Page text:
ok PLAN B.  I got out a pliers and crushed in the connector so there was a little overlap from edge to edge.  Not a lot, maybe 1/3mm.  But the connector was also deformed to a bit of an oval.  Repeat with the remaining three connectors.  Fit is GOOD.  Pins now must be PUSHED in, and PULLED out from the radio.

Before reinserting the pins, I also pried out their lock tabs a little.  Only 1/8mm or so.  Using the tube to extract lock pins like I did will bend them in a little and make them prone to popping out later unless you bend them out a hair before reinstallation.

All pins back in, double check polarity, looks good.  Plug it in.  I immediately notice I have to align it up dead on to plug in, there's no slop.  And I had to be PUSHED in, there's a definite difference.  Power it on.  wiggle.  Wiggle.  WIGGLE WIGGLE WIGGLE!  Nothing.  Had to share. Smiley  Hope you can fix your 897 too.  Hope Yaesu improves their customer support.  I think I'll stick with more Icom and Kenwood in the near future, this hasn't been a very positive first experience.

- 73 / N0ZYC / Nathan
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KE3WD
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Posts: 5689




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« Reply #1 on: March 18, 2013, 02:01:01 PM »

Rather common problem with certain Molex-type connectors, Nathan.  Most aren't really Molex brand. 

When the connection becomes loose, heat buildup at the point due to added reistance can exacerbate the problem. 

Your fix is likely only a fix and not a long term cure. 

Replacement of the plug and socket with new is what we like to do at the bench here. 

The good news is that this is not a design flaw with the plug itself, only with certain runs from certain asian manufacturers and the plugs we order today have gotten better in the way of the metal type and plating used. 

It not only was a problem with Asian manufactured white molex type plugs, even the American manufacturer, Peavey, had notorious problems with such connectors inside their audio power amps at one time. 

You should order up the plug and the socket from the Parts division of Yaesu and replace them, although you may elect to wait until such time as the plug you've tightened should start to fail again.  I'd get 'em in hand and place them on the Spares shelf...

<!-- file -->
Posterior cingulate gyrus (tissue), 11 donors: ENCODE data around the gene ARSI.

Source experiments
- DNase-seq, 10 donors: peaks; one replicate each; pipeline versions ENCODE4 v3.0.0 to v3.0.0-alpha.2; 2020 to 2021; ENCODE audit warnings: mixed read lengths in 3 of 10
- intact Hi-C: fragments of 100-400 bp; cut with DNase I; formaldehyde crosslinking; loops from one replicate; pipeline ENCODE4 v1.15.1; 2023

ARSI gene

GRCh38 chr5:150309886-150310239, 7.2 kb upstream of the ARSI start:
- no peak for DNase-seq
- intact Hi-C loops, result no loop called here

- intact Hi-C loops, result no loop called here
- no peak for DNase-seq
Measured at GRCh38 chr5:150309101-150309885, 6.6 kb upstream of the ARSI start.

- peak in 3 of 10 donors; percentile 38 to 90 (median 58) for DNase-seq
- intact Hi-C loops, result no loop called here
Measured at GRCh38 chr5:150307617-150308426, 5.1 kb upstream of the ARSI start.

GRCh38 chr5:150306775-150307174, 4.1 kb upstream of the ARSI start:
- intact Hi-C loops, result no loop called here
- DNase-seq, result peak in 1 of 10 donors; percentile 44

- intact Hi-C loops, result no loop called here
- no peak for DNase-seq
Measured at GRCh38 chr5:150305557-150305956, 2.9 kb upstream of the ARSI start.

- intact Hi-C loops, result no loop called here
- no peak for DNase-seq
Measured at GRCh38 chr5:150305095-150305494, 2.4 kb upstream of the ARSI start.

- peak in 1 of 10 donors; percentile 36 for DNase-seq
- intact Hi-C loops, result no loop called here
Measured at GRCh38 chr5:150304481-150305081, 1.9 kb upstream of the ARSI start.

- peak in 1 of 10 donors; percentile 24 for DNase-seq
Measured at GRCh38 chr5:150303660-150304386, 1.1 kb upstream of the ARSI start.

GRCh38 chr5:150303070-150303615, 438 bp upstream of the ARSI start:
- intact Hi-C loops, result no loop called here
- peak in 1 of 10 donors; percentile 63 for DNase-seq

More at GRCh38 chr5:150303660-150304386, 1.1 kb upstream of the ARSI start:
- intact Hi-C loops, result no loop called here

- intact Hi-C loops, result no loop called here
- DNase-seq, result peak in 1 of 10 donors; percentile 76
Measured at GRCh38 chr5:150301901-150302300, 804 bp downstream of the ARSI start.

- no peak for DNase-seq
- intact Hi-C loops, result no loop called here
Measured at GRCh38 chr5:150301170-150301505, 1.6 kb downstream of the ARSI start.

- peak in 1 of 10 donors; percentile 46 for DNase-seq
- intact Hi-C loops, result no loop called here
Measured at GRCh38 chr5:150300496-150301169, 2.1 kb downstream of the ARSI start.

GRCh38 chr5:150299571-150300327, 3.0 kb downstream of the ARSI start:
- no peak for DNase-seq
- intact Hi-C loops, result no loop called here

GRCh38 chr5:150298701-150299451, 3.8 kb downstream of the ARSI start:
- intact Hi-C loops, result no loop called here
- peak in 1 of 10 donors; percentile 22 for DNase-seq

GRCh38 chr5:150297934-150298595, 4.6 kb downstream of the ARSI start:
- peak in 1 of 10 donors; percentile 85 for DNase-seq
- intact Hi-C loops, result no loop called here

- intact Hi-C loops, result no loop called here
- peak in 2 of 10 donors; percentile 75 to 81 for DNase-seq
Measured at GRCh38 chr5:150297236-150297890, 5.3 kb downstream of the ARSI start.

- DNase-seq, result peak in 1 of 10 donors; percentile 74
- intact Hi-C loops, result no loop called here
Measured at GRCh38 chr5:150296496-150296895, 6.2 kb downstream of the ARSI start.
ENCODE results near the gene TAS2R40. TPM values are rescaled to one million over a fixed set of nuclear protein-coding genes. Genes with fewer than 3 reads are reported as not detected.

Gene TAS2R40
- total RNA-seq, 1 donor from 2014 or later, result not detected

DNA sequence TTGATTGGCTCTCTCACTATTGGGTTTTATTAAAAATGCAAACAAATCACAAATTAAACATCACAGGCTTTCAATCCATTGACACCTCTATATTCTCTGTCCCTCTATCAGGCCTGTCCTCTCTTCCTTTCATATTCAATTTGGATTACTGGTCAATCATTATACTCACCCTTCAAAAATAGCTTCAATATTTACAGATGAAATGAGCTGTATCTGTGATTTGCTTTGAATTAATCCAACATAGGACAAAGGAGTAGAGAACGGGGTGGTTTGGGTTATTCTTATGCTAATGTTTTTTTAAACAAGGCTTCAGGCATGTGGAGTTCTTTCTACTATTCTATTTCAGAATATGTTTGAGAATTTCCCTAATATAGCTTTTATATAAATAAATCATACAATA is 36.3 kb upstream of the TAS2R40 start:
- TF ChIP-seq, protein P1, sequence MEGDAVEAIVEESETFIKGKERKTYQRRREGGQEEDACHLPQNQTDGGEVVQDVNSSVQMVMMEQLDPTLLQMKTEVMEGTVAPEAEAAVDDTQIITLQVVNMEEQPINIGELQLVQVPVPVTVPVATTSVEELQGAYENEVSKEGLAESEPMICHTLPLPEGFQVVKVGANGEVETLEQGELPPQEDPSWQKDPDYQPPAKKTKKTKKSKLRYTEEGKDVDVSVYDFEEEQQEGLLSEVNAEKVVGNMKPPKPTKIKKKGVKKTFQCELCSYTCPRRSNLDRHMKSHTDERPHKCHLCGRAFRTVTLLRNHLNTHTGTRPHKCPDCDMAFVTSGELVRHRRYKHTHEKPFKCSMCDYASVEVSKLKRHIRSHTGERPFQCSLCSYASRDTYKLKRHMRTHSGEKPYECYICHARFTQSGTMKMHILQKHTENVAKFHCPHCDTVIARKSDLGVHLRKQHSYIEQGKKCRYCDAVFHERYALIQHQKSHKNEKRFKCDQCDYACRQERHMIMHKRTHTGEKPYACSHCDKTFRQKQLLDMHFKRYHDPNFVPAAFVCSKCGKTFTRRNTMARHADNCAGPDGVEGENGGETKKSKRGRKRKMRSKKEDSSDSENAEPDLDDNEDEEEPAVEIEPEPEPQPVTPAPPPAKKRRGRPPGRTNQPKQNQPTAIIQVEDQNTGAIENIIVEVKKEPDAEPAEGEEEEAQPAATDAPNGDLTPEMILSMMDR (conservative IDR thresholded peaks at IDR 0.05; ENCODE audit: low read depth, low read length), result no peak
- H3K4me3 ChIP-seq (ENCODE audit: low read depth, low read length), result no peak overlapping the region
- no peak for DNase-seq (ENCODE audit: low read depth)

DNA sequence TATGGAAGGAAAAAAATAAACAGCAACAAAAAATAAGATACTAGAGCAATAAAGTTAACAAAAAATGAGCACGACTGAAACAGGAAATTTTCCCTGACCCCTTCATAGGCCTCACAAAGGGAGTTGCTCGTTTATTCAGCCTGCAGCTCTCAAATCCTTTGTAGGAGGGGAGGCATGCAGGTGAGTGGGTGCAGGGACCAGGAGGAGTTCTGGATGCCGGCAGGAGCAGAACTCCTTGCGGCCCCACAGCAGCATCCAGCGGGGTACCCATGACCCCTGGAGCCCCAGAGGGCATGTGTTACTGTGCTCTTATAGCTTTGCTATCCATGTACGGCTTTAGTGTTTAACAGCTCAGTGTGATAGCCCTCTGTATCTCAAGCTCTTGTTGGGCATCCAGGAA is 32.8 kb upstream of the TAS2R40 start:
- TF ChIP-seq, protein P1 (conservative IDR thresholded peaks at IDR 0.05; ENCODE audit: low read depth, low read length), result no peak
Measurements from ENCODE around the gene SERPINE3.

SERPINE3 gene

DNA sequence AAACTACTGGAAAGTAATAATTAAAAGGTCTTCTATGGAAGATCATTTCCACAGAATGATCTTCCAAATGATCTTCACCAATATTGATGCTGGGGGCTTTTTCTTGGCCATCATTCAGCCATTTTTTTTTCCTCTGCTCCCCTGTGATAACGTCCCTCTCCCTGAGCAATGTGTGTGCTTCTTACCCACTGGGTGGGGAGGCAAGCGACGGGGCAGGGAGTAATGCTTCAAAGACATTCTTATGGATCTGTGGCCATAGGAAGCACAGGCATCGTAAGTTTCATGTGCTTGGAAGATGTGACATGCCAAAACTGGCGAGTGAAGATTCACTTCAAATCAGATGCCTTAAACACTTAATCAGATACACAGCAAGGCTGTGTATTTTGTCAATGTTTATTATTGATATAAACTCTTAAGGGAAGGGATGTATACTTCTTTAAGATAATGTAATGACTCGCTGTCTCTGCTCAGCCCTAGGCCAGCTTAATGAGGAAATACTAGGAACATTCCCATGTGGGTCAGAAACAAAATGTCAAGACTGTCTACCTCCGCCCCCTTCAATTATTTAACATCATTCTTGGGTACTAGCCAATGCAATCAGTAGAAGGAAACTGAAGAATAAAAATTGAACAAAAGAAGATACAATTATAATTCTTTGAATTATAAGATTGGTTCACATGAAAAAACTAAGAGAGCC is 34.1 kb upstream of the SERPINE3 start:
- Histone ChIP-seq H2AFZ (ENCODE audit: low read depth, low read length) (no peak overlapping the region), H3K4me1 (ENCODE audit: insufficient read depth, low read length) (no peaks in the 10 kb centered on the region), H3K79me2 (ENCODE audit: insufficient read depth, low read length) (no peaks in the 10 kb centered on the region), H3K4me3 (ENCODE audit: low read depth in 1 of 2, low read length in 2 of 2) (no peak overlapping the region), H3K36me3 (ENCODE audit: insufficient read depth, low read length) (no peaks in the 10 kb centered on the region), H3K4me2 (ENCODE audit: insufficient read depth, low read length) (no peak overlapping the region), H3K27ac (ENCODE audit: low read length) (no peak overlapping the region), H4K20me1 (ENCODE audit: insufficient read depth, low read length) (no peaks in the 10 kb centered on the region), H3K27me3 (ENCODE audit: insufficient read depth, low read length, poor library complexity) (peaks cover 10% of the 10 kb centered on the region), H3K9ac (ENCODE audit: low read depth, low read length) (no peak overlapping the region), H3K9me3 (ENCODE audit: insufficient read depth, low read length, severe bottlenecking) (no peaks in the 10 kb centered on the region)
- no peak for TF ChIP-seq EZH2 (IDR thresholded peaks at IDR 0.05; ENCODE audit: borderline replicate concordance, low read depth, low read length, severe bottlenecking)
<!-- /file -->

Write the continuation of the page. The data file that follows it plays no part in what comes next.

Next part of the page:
73
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N0ZYC
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Posts: 20




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« Reply #2 on: March 18, 2013, 03:08:11 PM »

It didn't fail due to getting loose over time though.  It always was this way.  The female pins were barely split apart when I took it apart.  I've worked on a bit over a dozen bad molex connectors, and yes, usually crimping them back together is only a temporary fix... I think the spread is caused more by a constant wiggling of the connector, that slowly expands the split until it starts getting intermittent.  Then a bit of arcing makes the problem get rapidly worse as it forms carbon on the contact surfaces.  Normally I take them apart, polish out the carbon from inside the females and around the sides of the males, crimp back down, and reassemble.  Then put some sort of strain relief arrangement on the connector (to keep the wires on the cable from moving side to side as they lead away from the unit) to keep it from happening again.

In this case, the female pin wasn't splayed apart; it looked like new. (and had acted that way since the day I got it, and I got it in "like new" condition)  It really was as though the pins weren't machined properly to fit together snugly.  While my fix may be a temporary fix under some conditions, sitting back in my radio stack and rarely disturbed, I don't expect to ever see it come up again for me.  I agree that replacing the connectors may be the only permanent fix for some users though.  Considering there's a size mismatch, it's probably only necessary to replace one end, though without new ends to test with I don't know whether the cable end (females, too large) or the radio end (males, too small) are causing the problem.  For some it would be easier to replace the connector on the cable.  I prefer "free fixes". Wink